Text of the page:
Institutions and economics

Bernard Hoekman, Petros Mavroidis, 26 August 2019

In December 2019, the WTO Appellate Body will cease to operate unless the US stops blocking new appointments. This column argues that the Appellate Body should stick to the mandate that was agreed in 1995 and not overstep it, as requested by the US. At the same time, the WTO adjudication process should be reformed by increasing the use of economics in panel reports, by improving the quality of panellists and Appellate Body members, by reducing the politicisation of appointments, and by changing the modus operandi of dispute settlement. 

Christian Dippel, Michael Poyker, 06 August 2019

The first private prison in the US opened in 1984. Over the next three decades, the imprisoned population increased by 194% while the country’s overall population increased by only 36%. This column examines the relationship between these two events, asking whether the growth of the private prison industry contributed to climbing incarceration rates. It concludes that private prisons moderately increased sentence lengths but not the likelihood of conviction, and finds no evidence that private prisons directly influenced judges or exacerbated existing racial biases in the judicial system.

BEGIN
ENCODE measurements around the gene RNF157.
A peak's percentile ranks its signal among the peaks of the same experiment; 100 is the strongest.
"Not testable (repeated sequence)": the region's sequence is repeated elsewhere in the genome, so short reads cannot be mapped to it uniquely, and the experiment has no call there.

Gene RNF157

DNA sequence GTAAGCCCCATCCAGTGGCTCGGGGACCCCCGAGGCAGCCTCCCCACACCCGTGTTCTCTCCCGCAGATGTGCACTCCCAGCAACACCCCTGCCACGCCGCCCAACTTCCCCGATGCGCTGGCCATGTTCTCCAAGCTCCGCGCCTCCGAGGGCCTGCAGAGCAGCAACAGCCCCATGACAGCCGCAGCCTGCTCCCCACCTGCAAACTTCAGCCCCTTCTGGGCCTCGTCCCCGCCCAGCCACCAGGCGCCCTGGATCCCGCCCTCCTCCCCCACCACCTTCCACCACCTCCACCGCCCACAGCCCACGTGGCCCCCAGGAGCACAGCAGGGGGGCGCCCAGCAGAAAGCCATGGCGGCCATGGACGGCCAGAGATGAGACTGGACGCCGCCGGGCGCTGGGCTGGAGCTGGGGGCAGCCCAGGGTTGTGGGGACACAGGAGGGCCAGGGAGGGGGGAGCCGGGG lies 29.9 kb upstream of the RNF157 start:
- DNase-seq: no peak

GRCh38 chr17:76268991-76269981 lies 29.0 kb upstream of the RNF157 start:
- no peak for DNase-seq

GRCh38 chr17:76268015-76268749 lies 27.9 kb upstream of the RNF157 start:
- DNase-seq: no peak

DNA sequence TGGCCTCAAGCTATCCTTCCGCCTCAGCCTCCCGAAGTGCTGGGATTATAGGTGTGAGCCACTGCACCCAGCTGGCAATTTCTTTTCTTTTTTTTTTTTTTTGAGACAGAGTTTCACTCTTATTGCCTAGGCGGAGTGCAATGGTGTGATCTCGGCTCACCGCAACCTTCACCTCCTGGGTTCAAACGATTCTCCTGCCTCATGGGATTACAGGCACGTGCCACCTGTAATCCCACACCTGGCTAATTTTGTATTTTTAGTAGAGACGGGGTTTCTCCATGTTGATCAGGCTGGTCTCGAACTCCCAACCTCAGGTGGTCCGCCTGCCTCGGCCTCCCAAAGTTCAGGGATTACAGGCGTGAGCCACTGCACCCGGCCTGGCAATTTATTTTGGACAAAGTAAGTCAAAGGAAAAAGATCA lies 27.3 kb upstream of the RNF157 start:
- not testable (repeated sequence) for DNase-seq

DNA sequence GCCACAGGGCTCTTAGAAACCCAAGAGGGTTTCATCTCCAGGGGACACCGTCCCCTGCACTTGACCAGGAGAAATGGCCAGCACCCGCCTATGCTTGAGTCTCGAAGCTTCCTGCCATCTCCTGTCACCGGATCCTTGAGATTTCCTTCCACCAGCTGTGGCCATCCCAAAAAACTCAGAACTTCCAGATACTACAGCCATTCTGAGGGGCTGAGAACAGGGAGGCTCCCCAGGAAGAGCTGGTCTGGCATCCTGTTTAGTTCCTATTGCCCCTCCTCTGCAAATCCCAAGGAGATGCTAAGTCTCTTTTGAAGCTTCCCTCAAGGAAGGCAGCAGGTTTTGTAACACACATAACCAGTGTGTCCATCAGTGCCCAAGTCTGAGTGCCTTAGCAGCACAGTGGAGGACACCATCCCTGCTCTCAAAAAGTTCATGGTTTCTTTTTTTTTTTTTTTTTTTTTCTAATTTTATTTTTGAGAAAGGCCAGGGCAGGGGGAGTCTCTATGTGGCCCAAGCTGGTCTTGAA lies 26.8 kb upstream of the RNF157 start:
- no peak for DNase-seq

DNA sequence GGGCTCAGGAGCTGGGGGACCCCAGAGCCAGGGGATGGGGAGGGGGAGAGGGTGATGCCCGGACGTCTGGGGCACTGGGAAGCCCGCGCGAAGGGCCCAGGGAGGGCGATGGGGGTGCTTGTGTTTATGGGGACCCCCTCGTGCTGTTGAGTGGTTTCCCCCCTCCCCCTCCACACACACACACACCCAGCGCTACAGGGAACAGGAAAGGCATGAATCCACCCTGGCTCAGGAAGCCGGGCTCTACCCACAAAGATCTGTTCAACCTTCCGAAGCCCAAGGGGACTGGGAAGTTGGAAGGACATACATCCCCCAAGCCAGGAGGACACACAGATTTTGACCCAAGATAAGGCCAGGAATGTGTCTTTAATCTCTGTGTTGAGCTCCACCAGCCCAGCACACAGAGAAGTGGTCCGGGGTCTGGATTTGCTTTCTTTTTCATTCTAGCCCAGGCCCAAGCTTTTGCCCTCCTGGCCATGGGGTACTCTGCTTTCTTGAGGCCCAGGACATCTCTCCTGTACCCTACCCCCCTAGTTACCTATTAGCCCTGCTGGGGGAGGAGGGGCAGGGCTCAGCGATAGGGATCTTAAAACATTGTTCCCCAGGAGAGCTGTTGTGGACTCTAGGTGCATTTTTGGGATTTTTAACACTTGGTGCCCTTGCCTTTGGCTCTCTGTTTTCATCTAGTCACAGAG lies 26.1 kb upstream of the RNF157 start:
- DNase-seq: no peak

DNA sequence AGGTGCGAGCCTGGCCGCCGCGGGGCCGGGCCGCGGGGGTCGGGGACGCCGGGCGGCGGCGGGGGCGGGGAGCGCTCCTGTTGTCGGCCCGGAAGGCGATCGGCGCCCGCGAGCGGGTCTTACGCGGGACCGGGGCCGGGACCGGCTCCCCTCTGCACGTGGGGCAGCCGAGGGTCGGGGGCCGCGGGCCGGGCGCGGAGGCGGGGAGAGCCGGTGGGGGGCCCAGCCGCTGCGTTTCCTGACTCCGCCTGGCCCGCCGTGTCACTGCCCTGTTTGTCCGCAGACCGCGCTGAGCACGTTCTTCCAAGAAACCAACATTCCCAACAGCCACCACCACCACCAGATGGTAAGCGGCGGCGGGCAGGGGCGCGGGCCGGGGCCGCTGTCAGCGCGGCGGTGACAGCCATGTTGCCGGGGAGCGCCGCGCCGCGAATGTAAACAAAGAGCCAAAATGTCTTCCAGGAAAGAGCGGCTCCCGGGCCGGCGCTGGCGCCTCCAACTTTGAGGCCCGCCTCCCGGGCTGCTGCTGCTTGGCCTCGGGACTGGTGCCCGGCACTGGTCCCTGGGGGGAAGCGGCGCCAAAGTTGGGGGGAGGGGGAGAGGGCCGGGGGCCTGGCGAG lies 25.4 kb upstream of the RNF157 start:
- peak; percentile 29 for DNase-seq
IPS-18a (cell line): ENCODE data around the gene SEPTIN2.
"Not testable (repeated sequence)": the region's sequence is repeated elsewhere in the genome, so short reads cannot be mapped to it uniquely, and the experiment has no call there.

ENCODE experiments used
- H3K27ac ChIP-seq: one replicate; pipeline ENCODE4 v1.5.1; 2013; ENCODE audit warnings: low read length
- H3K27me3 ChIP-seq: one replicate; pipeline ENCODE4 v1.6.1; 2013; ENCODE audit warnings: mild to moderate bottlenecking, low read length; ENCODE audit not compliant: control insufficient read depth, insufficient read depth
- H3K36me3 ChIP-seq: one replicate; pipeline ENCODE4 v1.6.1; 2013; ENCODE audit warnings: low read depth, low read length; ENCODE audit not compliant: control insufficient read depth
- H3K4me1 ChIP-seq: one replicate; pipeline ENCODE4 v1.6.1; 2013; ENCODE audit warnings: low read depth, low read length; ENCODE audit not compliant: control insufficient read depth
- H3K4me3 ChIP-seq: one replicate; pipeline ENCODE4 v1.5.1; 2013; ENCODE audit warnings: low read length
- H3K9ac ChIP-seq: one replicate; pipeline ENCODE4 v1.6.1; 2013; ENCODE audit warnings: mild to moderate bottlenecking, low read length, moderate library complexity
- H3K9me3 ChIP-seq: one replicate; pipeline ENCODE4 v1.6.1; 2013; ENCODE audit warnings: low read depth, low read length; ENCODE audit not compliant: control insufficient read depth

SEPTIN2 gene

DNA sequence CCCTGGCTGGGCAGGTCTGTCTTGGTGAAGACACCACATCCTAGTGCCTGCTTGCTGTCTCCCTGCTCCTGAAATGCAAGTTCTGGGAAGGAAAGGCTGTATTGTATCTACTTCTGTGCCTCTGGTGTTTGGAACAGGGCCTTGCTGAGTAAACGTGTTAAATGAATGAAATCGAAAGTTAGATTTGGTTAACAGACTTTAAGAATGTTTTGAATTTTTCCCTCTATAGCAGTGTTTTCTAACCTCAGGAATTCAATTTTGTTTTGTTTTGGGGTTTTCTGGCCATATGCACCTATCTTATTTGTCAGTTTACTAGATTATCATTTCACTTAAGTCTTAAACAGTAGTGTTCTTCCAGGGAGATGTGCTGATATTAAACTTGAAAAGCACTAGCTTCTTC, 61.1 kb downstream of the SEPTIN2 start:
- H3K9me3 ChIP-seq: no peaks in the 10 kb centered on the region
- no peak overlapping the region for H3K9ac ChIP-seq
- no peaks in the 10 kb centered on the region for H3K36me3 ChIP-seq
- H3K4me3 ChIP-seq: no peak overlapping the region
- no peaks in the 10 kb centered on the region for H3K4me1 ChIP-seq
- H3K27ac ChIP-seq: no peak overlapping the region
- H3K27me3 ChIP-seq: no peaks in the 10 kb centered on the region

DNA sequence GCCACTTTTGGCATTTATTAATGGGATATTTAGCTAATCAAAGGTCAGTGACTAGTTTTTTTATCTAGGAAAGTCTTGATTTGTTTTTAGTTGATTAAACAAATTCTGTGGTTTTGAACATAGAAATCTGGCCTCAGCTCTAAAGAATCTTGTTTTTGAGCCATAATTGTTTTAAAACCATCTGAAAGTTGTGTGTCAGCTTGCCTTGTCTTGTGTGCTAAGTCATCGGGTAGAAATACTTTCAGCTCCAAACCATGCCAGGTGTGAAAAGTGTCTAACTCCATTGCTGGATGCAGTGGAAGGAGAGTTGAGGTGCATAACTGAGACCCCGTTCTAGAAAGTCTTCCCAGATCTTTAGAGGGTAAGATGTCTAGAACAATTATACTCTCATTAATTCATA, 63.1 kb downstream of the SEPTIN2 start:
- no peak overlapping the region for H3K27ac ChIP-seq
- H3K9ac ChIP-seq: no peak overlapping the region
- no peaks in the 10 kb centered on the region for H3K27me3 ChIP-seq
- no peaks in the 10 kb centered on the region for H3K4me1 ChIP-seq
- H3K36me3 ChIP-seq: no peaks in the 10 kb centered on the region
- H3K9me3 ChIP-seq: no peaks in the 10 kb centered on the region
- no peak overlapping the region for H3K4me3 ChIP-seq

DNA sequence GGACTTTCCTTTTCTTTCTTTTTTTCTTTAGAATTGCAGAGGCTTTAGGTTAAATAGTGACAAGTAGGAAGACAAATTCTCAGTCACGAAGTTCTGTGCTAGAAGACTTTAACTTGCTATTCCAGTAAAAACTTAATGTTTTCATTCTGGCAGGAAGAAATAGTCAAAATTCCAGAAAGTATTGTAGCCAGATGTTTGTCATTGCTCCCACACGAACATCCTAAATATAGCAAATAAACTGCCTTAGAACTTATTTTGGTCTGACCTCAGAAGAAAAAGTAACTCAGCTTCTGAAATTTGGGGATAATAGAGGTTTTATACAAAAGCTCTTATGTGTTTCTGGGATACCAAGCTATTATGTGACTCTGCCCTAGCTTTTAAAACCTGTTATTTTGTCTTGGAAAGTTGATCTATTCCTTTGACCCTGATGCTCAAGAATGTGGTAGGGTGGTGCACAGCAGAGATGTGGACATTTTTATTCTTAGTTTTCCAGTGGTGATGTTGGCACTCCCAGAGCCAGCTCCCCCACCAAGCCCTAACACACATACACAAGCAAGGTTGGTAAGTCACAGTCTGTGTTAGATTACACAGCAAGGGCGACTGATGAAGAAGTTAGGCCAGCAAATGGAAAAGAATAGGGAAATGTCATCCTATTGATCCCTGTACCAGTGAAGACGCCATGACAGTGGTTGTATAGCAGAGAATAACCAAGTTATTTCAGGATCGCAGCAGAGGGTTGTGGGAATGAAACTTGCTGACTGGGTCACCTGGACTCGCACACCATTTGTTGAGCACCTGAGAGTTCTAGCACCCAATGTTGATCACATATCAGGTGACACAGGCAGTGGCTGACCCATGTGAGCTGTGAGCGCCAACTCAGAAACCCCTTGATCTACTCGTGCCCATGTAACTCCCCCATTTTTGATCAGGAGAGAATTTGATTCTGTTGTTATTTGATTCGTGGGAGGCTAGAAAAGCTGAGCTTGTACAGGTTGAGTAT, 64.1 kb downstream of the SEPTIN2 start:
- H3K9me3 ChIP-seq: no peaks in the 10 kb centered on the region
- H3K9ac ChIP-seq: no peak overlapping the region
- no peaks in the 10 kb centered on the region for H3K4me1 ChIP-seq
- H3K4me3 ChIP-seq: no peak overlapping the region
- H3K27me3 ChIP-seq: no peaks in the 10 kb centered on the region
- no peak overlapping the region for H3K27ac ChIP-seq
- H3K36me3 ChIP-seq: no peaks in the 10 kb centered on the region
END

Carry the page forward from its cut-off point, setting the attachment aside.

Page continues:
Mariacristina De Nardi, 03 May 2019

MariaCristina De Nardi tells Tim Phillips that non-college-educated Americans born in the 1960s are dying younger, earning less, and paying more for healthcare than in their parents' generation.

Kathryn Graddy, 27 April 2019

What does economics teach us about art auctions? Katy Graddy of Brandeis University tells Tim Phillips what he needs to know before he bids for a painting of some artichokes.

Nagore Iriberri, 12 April 2019

How should multiple choice tests be scored? It seems like a harmless question, but Nagore Iriberri tells Tim Phillips how she discovered that well-intentioned marking schemes may be penalising girls, and what we can do about it.

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